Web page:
Trees Appropriate For Long Driveways - Knowledgebase Question

Springfield, KY
Question by stay43
November 4, 2002
I am in search for a tree recommendation . . . I have a long winding drive which has the following attributes:

2000 ft' in length
winding up a slight incline
good drainage
fenced on one side allowing 12' from drive to fence
livestock (Alpaca and Llama) graze in fenced-in field beside drive - safety concern

My business is a Bed & Breakfast called Maple Hill Manor - we also raise Alpaca and Llama.

We're in search for an all-season tree which can be enjoyed by our guests(HIGH IMPACT) as they enter our drive, but also safe for our farm animals. We desire something that is fast growing, flowers, good fall color, not to high (to prevent blocking the view of the Historic B&B which sits on a hill - surrounded by ancient Maple Trees), easy maintenance, driveway consdierations, and something that is reasonably priced realizing the number of trees that will be needed.

We are considering the following trees:

Red Maple
Japanese Maple
Callery Pear
Flowering Cherry
Kousa Dogwood
Tulip Tree
Eastern Redbud
Golden Chain Tree

What do you recommend as your top two choices?

Thank you for your help!

Answer from NGA
November 4, 2002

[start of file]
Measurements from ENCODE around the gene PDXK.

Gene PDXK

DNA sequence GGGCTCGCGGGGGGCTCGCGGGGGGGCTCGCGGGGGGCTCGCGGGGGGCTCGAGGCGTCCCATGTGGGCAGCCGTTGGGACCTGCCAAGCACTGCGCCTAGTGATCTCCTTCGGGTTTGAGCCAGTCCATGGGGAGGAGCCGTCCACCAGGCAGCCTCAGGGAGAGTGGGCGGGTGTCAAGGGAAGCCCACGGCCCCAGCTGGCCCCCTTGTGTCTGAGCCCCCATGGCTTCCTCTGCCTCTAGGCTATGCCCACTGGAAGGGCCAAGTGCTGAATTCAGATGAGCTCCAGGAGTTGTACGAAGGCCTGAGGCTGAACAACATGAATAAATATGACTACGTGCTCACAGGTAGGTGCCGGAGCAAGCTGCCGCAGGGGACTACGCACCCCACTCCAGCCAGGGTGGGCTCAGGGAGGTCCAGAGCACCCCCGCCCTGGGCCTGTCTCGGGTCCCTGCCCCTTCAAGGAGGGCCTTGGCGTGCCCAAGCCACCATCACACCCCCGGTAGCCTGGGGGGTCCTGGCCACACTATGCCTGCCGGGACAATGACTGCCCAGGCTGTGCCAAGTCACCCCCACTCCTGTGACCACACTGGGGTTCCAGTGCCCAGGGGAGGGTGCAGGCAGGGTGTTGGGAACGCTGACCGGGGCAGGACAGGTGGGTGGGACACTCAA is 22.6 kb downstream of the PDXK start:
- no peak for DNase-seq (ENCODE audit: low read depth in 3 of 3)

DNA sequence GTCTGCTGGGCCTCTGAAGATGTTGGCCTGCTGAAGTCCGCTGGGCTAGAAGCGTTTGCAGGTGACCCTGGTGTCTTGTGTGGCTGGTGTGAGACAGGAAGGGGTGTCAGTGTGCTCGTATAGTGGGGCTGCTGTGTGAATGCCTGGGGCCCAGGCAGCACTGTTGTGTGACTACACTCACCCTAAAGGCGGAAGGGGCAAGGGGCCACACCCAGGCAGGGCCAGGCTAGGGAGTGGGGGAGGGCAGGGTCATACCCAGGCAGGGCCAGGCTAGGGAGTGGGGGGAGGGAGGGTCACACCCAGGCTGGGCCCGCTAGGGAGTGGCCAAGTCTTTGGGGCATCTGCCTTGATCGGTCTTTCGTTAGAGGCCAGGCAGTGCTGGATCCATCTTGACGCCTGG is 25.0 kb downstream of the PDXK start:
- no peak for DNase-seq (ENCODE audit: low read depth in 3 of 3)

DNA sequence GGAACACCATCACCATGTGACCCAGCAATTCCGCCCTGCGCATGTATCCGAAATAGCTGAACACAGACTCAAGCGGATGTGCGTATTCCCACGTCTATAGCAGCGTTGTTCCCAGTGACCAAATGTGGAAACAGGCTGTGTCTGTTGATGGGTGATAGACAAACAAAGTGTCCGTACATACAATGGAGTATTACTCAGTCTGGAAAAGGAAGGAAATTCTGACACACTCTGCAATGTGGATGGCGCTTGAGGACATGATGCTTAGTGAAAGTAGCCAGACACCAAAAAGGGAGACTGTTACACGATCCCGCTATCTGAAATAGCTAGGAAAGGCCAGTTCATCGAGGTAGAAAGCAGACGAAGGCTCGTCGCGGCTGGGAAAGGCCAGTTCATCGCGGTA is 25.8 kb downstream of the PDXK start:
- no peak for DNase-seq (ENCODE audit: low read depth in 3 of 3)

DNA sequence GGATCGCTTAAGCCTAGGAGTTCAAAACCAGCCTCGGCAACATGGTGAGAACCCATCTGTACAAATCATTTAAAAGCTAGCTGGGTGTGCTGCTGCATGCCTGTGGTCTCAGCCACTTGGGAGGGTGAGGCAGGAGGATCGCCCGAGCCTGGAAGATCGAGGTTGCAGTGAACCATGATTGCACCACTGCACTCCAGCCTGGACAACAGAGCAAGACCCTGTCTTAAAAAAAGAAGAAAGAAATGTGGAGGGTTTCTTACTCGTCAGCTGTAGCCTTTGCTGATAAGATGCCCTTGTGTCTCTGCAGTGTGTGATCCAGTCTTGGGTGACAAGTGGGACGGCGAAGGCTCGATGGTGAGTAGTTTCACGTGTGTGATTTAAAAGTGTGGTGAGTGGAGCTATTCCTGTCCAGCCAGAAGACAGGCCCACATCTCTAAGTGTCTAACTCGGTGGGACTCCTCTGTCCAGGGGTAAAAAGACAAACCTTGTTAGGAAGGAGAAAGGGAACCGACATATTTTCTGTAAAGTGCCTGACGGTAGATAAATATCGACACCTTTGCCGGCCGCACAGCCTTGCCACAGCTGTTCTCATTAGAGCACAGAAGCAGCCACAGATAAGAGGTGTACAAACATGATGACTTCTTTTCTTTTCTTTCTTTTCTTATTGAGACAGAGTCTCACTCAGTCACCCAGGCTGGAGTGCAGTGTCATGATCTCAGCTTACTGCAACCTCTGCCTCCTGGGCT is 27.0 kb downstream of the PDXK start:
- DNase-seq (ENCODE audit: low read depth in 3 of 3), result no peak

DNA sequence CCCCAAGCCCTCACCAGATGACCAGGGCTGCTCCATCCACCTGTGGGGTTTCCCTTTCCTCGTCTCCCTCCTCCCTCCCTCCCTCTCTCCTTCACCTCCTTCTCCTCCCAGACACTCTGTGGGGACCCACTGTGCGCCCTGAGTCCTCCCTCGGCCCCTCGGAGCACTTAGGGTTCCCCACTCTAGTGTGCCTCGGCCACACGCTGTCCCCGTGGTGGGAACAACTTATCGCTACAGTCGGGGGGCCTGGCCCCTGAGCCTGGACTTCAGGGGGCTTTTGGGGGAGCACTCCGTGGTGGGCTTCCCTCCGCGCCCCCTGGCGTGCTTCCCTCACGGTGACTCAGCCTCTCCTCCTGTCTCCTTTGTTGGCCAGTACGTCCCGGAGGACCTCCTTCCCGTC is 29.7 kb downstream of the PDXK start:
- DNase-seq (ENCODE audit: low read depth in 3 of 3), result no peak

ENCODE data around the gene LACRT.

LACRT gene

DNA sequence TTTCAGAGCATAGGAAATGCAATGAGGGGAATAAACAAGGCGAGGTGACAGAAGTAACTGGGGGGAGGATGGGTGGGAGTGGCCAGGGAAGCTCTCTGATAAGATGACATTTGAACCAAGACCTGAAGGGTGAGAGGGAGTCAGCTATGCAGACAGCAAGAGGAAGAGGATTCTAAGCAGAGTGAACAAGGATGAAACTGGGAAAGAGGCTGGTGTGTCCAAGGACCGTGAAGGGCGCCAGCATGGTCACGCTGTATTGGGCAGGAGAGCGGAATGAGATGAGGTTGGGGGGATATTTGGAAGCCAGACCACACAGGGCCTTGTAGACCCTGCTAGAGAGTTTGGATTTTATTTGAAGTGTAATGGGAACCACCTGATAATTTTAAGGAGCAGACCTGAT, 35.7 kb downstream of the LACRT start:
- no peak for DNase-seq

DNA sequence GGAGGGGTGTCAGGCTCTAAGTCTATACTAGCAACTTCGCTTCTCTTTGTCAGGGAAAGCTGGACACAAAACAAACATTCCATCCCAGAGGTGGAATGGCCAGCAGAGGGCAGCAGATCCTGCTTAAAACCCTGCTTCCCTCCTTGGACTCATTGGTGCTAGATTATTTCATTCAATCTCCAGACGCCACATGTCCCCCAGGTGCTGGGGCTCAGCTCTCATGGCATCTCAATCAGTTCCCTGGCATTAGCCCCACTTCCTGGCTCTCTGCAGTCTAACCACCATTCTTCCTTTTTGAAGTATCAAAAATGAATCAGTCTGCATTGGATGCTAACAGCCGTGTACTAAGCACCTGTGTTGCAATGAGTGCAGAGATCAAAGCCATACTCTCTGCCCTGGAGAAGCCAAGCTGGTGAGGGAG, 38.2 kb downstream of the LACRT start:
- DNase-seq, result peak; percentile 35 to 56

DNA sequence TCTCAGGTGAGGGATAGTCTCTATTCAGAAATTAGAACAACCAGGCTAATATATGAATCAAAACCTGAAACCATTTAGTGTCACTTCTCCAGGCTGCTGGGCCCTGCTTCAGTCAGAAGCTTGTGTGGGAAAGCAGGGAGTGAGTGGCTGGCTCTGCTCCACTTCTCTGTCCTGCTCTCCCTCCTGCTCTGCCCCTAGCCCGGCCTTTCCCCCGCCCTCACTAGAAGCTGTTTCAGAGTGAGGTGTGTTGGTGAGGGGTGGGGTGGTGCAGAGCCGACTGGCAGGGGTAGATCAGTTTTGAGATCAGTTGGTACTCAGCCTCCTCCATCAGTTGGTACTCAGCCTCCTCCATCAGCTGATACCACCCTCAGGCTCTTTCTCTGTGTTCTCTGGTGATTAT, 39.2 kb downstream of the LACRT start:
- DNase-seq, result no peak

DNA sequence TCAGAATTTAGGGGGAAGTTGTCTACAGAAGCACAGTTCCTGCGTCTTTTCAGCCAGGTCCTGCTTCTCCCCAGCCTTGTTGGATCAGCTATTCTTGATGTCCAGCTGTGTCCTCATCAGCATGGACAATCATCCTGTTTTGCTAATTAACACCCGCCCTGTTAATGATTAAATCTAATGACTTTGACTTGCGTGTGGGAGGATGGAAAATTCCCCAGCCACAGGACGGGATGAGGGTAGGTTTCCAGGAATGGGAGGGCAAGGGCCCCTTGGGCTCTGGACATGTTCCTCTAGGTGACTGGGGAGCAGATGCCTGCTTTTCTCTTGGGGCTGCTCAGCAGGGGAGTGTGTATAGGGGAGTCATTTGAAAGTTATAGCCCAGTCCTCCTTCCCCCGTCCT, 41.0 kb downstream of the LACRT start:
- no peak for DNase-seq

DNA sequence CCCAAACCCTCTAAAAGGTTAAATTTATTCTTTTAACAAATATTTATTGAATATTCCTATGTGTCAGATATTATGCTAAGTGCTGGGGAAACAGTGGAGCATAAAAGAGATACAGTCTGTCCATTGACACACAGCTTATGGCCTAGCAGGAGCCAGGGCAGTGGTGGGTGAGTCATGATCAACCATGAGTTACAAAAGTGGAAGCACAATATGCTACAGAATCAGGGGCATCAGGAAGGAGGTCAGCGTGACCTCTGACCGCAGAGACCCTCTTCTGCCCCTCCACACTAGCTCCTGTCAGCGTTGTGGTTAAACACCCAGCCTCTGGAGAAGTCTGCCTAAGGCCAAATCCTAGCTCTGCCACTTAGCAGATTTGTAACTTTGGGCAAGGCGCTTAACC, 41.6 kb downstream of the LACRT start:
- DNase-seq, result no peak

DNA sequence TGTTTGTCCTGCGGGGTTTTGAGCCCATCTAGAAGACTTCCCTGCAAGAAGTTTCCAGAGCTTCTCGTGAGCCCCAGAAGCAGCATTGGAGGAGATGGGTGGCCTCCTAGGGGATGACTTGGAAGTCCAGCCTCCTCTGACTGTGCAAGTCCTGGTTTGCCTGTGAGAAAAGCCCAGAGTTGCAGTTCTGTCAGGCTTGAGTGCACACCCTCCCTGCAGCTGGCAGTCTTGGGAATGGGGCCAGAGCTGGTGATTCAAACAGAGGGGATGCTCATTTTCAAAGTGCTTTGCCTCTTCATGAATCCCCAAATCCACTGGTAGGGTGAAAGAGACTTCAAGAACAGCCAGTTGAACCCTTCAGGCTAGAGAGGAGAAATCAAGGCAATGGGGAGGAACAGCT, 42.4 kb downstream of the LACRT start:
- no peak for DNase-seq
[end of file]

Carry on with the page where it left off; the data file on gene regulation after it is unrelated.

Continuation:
Some of the trees you list are probably too large -- red maple and tulip tree and sassafrass. The Japanese maple has fairly strict requirements in terms of growing conditions and would probably do better in a more sheltered location with an evenly moist humusy soil. Callery pears are often used as avenue trees and look quite elegant however they may tend to break apart in ice and wind storms. The remaining choices would be flowering cherry, kousa dogwood, redbud and golden chain. The kousa dogwood would likely be rather expensive and grows quite slowly; the golden chain may be difficult to locate. The redbud and cherry would both be candidates, however the redbud blooms very early in the season possibly before your guest season peaks. For that reason I would probably suggest the ornamental cherries (although they are not usually terribly long lived trees) and might suggest you add modern disease resistant varieties of flowering crabapple to your list. Your local professionally trained nursery personnel and county extension may have other suggestions or opinions based on a more detailed knowledge of the site and particularly the soil conditions. Finally, I would suggest you check with your veterinarian as to the safety of the trees in case the animals should ingest leaves, stems, twigs, or fruits. Best of luck with your selection, I'm sure it will be lovely.

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